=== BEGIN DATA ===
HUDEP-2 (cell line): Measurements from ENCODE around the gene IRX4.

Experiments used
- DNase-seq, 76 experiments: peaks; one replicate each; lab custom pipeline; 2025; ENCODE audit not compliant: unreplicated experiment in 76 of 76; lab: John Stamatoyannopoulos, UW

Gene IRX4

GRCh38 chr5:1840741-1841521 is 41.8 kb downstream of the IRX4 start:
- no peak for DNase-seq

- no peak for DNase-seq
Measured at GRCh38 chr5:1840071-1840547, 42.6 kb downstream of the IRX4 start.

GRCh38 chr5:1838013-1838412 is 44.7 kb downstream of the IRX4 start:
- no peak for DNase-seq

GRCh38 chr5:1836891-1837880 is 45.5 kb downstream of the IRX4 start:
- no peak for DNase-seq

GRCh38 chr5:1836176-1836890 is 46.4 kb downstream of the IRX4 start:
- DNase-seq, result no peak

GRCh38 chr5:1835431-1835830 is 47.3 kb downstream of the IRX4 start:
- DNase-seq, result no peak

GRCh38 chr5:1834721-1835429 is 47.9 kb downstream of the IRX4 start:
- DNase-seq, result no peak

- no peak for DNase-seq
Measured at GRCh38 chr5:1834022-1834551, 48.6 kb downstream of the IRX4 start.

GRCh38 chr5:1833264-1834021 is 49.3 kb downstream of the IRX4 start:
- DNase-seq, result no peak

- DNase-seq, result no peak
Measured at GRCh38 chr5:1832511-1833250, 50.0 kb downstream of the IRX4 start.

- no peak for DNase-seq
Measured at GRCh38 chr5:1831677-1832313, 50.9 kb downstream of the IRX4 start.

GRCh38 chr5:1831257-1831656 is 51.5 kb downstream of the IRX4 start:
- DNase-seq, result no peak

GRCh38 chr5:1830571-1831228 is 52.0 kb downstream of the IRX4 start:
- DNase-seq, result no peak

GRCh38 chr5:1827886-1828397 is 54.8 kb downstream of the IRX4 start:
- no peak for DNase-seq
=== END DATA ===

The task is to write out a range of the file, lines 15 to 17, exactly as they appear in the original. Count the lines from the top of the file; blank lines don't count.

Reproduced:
GRCh38 chr5:1835431-1835830 is 47.3 kb downstream of the IRX4 start:
- DNase-seq, result no peak

GRCh38 chr5:1834721-1835429 is 47.9 kb downstream of the IRX4 start: